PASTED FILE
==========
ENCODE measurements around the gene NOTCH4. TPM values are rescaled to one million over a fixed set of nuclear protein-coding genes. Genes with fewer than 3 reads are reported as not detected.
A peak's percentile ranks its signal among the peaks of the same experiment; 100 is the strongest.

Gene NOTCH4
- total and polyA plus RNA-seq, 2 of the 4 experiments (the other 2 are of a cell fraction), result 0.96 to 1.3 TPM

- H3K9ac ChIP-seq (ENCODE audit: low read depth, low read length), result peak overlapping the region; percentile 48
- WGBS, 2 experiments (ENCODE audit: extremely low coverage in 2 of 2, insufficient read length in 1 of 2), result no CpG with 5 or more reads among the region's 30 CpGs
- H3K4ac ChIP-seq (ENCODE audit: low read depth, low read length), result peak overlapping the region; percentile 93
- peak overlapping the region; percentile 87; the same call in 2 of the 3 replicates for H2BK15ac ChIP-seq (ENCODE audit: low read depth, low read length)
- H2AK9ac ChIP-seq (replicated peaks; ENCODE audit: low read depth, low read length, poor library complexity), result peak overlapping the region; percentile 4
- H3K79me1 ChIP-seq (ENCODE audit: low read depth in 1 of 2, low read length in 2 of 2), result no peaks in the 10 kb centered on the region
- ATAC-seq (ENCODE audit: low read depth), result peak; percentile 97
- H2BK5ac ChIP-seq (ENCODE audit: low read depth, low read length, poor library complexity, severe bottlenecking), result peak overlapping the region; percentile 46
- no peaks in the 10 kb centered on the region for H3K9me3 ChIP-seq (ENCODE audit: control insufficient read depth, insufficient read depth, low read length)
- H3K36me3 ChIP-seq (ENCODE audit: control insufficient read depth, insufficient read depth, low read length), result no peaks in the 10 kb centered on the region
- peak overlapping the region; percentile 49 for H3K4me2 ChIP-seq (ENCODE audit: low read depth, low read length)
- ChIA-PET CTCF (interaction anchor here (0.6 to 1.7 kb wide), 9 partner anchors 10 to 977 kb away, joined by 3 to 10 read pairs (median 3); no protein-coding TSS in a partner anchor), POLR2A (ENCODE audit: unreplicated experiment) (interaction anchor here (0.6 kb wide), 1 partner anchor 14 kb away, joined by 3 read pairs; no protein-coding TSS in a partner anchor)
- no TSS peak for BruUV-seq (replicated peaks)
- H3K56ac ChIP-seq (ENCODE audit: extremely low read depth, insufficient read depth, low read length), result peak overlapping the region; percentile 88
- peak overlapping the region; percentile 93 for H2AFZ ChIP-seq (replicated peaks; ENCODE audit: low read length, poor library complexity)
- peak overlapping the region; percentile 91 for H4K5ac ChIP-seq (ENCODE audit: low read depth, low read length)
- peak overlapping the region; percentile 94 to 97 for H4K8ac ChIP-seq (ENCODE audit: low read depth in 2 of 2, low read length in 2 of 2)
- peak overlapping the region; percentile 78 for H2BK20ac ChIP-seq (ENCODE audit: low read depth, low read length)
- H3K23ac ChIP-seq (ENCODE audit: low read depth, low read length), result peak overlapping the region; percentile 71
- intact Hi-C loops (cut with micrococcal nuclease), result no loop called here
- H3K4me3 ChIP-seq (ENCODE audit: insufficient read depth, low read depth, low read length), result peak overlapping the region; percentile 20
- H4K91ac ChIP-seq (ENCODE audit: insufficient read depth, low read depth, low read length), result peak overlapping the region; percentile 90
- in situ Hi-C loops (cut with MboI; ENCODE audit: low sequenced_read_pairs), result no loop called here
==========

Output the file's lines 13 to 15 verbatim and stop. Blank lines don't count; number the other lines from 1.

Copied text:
- no peaks in the 10 kb centered on the region for H3K9me3 ChIP-seq (ENCODE audit: control insufficient read depth, insufficient read depth, low read length)
- H3K36me3 ChIP-seq (ENCODE audit: control insufficient read depth, insufficient read depth, low read length), result no peaks in the 10 kb centered on the region
- peak overlapping the region; percentile 49 for H3K4me2 ChIP-seq (ENCODE audit: low read depth, low read length)